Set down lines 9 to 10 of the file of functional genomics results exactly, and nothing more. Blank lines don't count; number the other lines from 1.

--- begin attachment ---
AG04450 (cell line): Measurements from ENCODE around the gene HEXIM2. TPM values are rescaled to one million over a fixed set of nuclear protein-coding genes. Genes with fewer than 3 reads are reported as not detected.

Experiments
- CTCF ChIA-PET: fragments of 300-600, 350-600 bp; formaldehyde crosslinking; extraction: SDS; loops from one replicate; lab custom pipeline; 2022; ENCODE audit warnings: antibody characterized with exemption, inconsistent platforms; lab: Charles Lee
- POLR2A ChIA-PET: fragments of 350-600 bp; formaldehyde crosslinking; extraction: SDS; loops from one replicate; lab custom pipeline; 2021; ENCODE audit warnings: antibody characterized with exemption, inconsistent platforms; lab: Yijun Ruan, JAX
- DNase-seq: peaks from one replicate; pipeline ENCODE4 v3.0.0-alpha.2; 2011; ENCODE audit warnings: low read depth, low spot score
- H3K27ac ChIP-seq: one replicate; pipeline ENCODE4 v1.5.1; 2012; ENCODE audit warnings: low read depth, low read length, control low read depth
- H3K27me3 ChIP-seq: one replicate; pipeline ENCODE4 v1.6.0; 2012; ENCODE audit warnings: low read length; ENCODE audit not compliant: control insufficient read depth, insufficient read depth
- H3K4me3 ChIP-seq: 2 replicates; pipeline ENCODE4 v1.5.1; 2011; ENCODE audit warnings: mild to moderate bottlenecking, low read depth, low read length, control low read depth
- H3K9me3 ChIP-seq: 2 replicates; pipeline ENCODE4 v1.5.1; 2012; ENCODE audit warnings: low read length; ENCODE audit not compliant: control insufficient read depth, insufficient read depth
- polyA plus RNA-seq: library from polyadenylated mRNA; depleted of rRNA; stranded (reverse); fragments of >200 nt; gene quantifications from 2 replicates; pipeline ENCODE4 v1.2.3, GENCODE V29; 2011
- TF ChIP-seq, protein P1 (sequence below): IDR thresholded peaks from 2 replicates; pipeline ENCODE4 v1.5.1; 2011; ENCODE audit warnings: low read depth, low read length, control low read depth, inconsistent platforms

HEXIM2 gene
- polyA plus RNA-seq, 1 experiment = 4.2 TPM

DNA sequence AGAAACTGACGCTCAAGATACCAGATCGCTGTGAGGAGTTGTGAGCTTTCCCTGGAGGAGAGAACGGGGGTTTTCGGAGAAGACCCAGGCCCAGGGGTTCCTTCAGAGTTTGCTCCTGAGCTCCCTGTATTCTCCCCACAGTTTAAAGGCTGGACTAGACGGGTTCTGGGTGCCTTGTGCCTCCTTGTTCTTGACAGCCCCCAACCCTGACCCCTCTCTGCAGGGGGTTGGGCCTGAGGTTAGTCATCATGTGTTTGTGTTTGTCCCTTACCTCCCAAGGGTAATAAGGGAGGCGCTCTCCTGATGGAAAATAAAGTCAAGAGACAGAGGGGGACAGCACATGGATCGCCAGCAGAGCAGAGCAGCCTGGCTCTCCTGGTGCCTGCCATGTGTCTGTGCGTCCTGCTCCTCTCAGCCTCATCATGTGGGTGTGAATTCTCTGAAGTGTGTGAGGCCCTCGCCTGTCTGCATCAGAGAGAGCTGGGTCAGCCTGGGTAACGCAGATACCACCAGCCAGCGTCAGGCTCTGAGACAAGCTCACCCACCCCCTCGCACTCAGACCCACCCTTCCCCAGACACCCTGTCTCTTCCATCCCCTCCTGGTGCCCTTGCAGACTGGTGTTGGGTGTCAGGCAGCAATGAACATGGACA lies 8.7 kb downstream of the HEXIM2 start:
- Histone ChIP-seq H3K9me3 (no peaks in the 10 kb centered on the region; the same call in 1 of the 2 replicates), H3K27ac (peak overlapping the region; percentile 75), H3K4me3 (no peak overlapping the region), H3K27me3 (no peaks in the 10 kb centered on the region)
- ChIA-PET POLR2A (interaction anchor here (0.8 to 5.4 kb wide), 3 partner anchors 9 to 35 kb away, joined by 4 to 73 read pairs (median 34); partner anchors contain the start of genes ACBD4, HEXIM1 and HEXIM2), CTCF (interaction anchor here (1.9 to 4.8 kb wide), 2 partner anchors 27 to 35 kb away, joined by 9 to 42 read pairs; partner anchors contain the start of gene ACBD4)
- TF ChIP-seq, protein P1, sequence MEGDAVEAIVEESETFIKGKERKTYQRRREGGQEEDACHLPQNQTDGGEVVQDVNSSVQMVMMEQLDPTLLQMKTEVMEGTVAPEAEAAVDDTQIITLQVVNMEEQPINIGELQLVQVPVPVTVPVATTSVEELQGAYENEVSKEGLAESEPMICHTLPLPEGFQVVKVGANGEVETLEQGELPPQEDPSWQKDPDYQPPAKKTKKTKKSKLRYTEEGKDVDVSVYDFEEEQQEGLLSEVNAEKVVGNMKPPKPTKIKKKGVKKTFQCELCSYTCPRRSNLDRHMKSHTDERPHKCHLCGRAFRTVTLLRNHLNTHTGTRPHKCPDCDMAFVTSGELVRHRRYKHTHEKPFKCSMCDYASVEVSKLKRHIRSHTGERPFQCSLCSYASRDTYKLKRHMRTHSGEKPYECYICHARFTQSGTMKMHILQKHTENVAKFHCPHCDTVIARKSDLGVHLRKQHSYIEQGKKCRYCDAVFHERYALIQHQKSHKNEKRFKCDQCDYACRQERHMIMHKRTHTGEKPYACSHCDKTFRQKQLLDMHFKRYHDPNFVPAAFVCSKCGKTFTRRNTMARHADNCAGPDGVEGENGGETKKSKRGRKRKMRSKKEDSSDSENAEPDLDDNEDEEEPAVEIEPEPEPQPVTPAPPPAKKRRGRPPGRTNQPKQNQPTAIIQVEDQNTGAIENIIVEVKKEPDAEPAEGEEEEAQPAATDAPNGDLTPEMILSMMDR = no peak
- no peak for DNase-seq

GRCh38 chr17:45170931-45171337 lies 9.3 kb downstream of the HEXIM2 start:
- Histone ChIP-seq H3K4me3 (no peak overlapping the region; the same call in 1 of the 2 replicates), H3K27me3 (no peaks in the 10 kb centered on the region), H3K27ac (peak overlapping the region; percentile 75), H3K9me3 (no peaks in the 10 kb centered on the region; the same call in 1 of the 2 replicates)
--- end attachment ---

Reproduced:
- H3K9me3 ChIP-seq: 2 replicates; pipeline ENCODE4 v1.5.1; 2012; ENCODE audit warnings: low read length; ENCODE audit not compliant: control insufficient read depth, insufficient read depth
- polyA plus RNA-seq: library from polyadenylated mRNA; depleted of rRNA; stranded (reverse); fragments of >200 nt; gene quantifications from 2 replicates; pipeline ENCODE4 v1.2.3, GENCODE V29; 2011